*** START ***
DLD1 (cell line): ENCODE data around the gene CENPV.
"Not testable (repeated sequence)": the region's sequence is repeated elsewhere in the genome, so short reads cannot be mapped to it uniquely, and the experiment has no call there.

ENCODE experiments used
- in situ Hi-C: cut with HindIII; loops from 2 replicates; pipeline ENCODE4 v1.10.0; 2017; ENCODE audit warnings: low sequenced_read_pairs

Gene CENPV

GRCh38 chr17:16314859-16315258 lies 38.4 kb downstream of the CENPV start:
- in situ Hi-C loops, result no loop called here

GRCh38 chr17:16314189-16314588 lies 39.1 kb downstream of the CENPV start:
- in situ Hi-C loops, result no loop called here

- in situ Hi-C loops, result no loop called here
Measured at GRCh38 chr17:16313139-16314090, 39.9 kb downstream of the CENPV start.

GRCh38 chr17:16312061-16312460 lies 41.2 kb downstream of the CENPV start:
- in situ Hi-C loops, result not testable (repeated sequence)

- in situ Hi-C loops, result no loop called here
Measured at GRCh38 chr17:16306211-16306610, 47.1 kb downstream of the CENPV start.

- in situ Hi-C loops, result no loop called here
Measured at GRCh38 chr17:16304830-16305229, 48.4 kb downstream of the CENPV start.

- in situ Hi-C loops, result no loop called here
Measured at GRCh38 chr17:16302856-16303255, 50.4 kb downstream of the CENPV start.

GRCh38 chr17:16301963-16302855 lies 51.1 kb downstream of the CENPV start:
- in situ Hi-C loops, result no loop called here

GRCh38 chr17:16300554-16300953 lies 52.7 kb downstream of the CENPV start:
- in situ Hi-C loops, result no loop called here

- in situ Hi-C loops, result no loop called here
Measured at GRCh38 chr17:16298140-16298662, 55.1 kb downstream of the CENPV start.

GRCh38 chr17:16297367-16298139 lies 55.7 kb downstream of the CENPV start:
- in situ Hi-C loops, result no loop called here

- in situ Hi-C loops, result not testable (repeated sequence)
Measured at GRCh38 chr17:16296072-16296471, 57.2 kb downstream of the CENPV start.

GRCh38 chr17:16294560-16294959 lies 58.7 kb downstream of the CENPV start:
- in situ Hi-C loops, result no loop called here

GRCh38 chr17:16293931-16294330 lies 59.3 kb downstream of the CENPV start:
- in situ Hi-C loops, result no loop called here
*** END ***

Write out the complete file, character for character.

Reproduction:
DLD1 (cell line): ENCODE data around the gene CENPV.
"Not testable (repeated sequence)": the region's sequence is repeated elsewhere in the genome, so short reads cannot be mapped to it uniquely, and the experiment has no call there.

ENCODE experiments used
- in situ Hi-C: cut with HindIII; loops from 2 replicates; pipeline ENCODE4 v1.10.0; 2017; ENCODE audit warnings: low sequenced_read_pairs

Gene CENPV

GRCh38 chr17:16314859-16315258 lies 38.4 kb downstream of the CENPV start:
- in situ Hi-C loops, result no loop called here

GRCh38 chr17:16314189-16314588 lies 39.1 kb downstream of the CENPV start:
- in situ Hi-C loops, result no loop called here

- in situ Hi-C loops, result no loop called here
Measured at GRCh38 chr17:16313139-16314090, 39.9 kb downstream of the CENPV start.

GRCh38 chr17:16312061-16312460 lies 41.2 kb downstream of the CENPV start:
- in situ Hi-C loops, result not testable (repeated sequence)

- in situ Hi-C loops, result no loop called here
Measured at GRCh38 chr17:16306211-16306610, 47.1 kb downstream of the CENPV start.

- in situ Hi-C loops, result no loop called here
Measured at GRCh38 chr17:16304830-16305229, 48.4 kb downstream of the CENPV start.

- in situ Hi-C loops, result no loop called here
Measured at GRCh38 chr17:16302856-16303255, 50.4 kb downstream of the CENPV start.

GRCh38 chr17:16301963-16302855 lies 51.1 kb downstream of the CENPV start:
- in situ Hi-C loops, result no loop called here

GRCh38 chr17:16300554-16300953 lies 52.7 kb downstream of the CENPV start:
- in situ Hi-C loops, result no loop called here

- in situ Hi-C loops, result no loop called here
Measured at GRCh38 chr17:16298140-16298662, 55.1 kb downstream of the CENPV start.

GRCh38 chr17:16297367-16298139 lies 55.7 kb downstream of the CENPV start:
- in situ Hi-C loops, result no loop called here

- in situ Hi-C loops, result not testable (repeated sequence)
Measured at GRCh38 chr17:16296072-16296471, 57.2 kb downstream of the CENPV start.

GRCh38 chr17:16294560-16294959 lies 58.7 kb downstream of the CENPV start:
- in situ Hi-C loops, result no loop called here

GRCh38 chr17:16293931-16294330 lies 59.3 kb downstream of the CENPV start:
- in situ Hi-C loops, result no loop called here